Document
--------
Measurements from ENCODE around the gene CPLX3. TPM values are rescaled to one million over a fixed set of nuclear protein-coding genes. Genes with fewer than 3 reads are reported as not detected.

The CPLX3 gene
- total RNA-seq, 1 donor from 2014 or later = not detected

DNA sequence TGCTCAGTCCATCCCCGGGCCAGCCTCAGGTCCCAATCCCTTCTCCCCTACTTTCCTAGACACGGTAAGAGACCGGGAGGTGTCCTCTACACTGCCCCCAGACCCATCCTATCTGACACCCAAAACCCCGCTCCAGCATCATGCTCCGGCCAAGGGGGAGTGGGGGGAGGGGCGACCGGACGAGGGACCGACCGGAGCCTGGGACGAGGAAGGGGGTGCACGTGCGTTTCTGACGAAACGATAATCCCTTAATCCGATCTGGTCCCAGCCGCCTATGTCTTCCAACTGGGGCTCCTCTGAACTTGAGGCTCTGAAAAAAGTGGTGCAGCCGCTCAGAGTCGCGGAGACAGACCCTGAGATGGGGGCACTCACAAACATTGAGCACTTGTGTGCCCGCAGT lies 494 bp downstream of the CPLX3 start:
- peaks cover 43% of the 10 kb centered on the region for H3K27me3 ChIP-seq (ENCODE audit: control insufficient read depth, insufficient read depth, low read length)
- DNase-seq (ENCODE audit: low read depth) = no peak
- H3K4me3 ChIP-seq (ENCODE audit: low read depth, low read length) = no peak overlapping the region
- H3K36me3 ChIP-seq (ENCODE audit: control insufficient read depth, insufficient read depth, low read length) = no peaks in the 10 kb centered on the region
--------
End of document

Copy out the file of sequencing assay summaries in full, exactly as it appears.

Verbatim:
Measurements from ENCODE around the gene CPLX3. TPM values are rescaled to one million over a fixed set of nuclear protein-coding genes. Genes with fewer than 3 reads are reported as not detected.

The CPLX3 gene
- total RNA-seq, 1 donor from 2014 or later = not detected

DNA sequence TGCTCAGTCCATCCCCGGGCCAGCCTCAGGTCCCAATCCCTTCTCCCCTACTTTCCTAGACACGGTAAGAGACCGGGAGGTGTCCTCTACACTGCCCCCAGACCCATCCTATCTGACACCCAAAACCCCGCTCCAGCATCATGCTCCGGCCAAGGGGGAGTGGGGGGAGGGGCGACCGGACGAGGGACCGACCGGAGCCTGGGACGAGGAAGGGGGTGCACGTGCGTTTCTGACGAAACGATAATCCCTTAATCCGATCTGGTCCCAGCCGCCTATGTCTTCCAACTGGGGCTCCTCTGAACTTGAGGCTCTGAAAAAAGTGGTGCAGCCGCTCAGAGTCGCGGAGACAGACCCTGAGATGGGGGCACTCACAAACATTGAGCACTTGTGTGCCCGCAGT lies 494 bp downstream of the CPLX3 start:
- peaks cover 43% of the 10 kb centered on the region for H3K27me3 ChIP-seq (ENCODE audit: control insufficient read depth, insufficient read depth, low read length)
- DNase-seq (ENCODE audit: low read depth) = no peak
- H3K4me3 ChIP-seq (ENCODE audit: low read depth, low read length) = no peak overlapping the region
- H3K36me3 ChIP-seq (ENCODE audit: control insufficient read depth, insufficient read depth, low read length) = no peaks in the 10 kb centered on the region